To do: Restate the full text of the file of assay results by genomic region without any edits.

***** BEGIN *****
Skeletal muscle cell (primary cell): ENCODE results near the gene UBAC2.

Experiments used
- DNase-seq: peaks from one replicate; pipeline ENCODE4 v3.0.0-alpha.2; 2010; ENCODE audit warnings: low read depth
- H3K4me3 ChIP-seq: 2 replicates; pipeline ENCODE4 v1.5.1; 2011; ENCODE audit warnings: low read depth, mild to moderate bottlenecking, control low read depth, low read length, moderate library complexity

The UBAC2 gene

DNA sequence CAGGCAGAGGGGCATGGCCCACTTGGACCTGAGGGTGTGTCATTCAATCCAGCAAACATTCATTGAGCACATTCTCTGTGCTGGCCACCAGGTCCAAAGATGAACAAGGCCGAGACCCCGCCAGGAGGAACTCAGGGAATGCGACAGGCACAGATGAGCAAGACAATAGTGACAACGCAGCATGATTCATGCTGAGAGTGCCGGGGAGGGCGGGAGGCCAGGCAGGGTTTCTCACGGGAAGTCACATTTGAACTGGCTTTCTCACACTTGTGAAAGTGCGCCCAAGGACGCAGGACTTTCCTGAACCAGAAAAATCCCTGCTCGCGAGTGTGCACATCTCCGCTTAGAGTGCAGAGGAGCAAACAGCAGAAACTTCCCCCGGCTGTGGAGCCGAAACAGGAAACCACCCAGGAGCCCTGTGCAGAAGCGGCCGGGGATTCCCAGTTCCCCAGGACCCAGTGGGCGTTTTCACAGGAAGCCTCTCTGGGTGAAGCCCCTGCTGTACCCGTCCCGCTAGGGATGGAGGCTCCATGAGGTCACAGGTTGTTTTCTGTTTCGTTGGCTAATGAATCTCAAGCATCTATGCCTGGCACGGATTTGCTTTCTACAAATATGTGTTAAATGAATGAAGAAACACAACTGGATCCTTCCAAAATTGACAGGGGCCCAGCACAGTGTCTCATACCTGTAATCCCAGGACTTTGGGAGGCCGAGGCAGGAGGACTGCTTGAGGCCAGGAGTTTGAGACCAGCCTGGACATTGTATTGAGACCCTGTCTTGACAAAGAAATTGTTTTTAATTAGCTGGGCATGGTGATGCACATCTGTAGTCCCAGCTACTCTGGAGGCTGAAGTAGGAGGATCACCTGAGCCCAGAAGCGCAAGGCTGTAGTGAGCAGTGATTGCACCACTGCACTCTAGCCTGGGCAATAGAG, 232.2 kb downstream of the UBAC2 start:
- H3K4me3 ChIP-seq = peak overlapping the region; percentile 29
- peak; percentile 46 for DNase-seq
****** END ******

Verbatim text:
Skeletal muscle cell (primary cell): ENCODE results near the gene UBAC2.

Experiments used
- DNase-seq: peaks from one replicate; pipeline ENCODE4 v3.0.0-alpha.2; 2010; ENCODE audit warnings: low read depth
- H3K4me3 ChIP-seq: 2 replicates; pipeline ENCODE4 v1.5.1; 2011; ENCODE audit warnings: low read depth, mild to moderate bottlenecking, control low read depth, low read length, moderate library complexity

The UBAC2 gene

DNA sequence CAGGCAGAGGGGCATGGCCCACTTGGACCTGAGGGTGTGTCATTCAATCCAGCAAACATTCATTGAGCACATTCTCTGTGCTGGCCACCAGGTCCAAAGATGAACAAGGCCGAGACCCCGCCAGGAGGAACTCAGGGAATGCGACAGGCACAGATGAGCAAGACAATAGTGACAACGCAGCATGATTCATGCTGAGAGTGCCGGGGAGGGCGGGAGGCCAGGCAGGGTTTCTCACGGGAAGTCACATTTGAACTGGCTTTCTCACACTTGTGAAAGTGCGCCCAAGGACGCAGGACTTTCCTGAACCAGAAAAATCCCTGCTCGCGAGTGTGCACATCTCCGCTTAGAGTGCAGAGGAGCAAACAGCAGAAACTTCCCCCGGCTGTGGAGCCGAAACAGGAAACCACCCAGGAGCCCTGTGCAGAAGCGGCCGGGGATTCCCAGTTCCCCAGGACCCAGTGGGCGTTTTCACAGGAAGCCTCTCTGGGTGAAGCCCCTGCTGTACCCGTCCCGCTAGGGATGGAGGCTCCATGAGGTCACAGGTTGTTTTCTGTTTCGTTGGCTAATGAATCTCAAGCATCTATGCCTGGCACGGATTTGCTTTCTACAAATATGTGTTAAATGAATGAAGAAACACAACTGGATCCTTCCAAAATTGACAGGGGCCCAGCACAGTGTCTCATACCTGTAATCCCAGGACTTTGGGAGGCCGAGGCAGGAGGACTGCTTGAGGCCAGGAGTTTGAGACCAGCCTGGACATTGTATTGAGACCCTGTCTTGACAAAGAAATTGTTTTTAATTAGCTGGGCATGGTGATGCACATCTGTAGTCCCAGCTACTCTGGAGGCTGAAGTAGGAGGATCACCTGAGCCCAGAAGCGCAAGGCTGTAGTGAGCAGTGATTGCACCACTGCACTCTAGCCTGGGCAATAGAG, 232.2 kb downstream of the UBAC2 start:
- H3K4me3 ChIP-seq = peak overlapping the region; percentile 29
- peak; percentile 46 for DNase-seq